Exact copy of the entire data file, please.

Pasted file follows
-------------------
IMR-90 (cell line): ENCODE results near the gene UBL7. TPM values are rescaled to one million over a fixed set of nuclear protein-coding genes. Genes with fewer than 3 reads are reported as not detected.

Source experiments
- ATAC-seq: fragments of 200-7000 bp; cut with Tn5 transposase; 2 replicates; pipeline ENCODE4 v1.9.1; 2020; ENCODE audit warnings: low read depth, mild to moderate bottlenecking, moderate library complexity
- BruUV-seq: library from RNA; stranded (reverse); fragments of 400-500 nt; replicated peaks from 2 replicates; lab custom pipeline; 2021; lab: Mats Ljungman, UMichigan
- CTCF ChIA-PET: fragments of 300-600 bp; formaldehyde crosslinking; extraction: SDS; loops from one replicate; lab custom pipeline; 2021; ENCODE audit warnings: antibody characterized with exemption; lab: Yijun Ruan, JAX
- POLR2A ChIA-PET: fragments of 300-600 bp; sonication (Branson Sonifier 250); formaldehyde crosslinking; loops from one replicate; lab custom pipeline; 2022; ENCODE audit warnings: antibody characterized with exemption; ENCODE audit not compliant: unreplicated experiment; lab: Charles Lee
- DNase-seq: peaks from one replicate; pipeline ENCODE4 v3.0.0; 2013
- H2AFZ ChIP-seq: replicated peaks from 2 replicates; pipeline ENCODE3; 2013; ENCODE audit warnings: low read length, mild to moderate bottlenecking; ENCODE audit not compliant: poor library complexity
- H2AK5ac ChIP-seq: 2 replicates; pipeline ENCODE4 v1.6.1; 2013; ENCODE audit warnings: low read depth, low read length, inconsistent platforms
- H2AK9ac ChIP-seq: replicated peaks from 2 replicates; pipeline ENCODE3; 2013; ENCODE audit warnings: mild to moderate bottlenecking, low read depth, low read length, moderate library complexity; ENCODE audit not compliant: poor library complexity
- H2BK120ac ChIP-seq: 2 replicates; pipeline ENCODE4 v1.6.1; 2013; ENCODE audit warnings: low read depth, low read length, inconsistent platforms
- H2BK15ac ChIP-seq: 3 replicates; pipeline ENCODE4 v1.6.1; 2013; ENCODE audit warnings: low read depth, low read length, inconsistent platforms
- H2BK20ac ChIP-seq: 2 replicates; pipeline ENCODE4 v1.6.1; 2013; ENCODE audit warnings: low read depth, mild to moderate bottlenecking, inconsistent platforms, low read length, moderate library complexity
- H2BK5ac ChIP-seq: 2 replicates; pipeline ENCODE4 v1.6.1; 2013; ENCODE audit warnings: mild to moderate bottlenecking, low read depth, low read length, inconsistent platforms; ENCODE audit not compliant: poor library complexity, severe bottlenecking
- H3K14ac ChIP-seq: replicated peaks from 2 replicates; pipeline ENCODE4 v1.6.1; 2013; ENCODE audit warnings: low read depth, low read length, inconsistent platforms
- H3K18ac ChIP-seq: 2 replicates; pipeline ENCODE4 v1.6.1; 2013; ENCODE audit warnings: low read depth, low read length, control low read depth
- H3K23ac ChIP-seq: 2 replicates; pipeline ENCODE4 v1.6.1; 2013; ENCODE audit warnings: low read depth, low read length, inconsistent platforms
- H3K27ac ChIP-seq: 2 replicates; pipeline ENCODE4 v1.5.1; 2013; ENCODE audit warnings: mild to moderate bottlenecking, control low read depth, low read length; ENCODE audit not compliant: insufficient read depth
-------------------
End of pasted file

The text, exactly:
IMR-90 (cell line): ENCODE results near the gene UBL7. TPM values are rescaled to one million over a fixed set of nuclear protein-coding genes. Genes with fewer than 3 reads are reported as not detected.

Source experiments
- ATAC-seq: fragments of 200-7000 bp; cut with Tn5 transposase; 2 replicates; pipeline ENCODE4 v1.9.1; 2020; ENCODE audit warnings: low read depth, mild to moderate bottlenecking, moderate library complexity
- BruUV-seq: library from RNA; stranded (reverse); fragments of 400-500 nt; replicated peaks from 2 replicates; lab custom pipeline; 2021; lab: Mats Ljungman, UMichigan
- CTCF ChIA-PET: fragments of 300-600 bp; formaldehyde crosslinking; extraction: SDS; loops from one replicate; lab custom pipeline; 2021; ENCODE audit warnings: antibody characterized with exemption; lab: Yijun Ruan, JAX
- POLR2A ChIA-PET: fragments of 300-600 bp; sonication (Branson Sonifier 250); formaldehyde crosslinking; loops from one replicate; lab custom pipeline; 2022; ENCODE audit warnings: antibody characterized with exemption; ENCODE audit not compliant: unreplicated experiment; lab: Charles Lee
- DNase-seq: peaks from one replicate; pipeline ENCODE4 v3.0.0; 2013
- H2AFZ ChIP-seq: replicated peaks from 2 replicates; pipeline ENCODE3; 2013; ENCODE audit warnings: low read length, mild to moderate bottlenecking; ENCODE audit not compliant: poor library complexity
- H2AK5ac ChIP-seq: 2 replicates; pipeline ENCODE4 v1.6.1; 2013; ENCODE audit warnings: low read depth, low read length, inconsistent platforms
- H2AK9ac ChIP-seq: replicated peaks from 2 replicates; pipeline ENCODE3; 2013; ENCODE audit warnings: mild to moderate bottlenecking, low read depth, low read length, moderate library complexity; ENCODE audit not compliant: poor library complexity
- H2BK120ac ChIP-seq: 2 replicates; pipeline ENCODE4 v1.6.1; 2013; ENCODE audit warnings: low read depth, low read length, inconsistent platforms
- H2BK15ac ChIP-seq: 3 replicates; pipeline ENCODE4 v1.6.1; 2013; ENCODE audit warnings: low read depth, low read length, inconsistent platforms
- H2BK20ac ChIP-seq: 2 replicates; pipeline ENCODE4 v1.6.1; 2013; ENCODE audit warnings: low read depth, mild to moderate bottlenecking, inconsistent platforms, low read length, moderate library complexity
- H2BK5ac ChIP-seq: 2 replicates; pipeline ENCODE4 v1.6.1; 2013; ENCODE audit warnings: mild to moderate bottlenecking, low read depth, low read length, inconsistent platforms; ENCODE audit not compliant: poor library complexity, severe bottlenecking
- H3K14ac ChIP-seq: replicated peaks from 2 replicates; pipeline ENCODE4 v1.6.1; 2013; ENCODE audit warnings: low read depth, low read length, inconsistent platforms
- H3K18ac ChIP-seq: 2 replicates; pipeline ENCODE4 v1.6.1; 2013; ENCODE audit warnings: low read depth, low read length, control low read depth
- H3K23ac ChIP-seq: 2 replicates; pipeline ENCODE4 v1.6.1; 2013; ENCODE audit warnings: low read depth, low read length, inconsistent platforms
- H3K27ac ChIP-seq: 2 replicates; pipeline ENCODE4 v1.5.1; 2013; ENCODE audit warnings: mild to moderate bottlenecking, control low read depth, low read length; ENCODE audit not compliant: insufficient read depth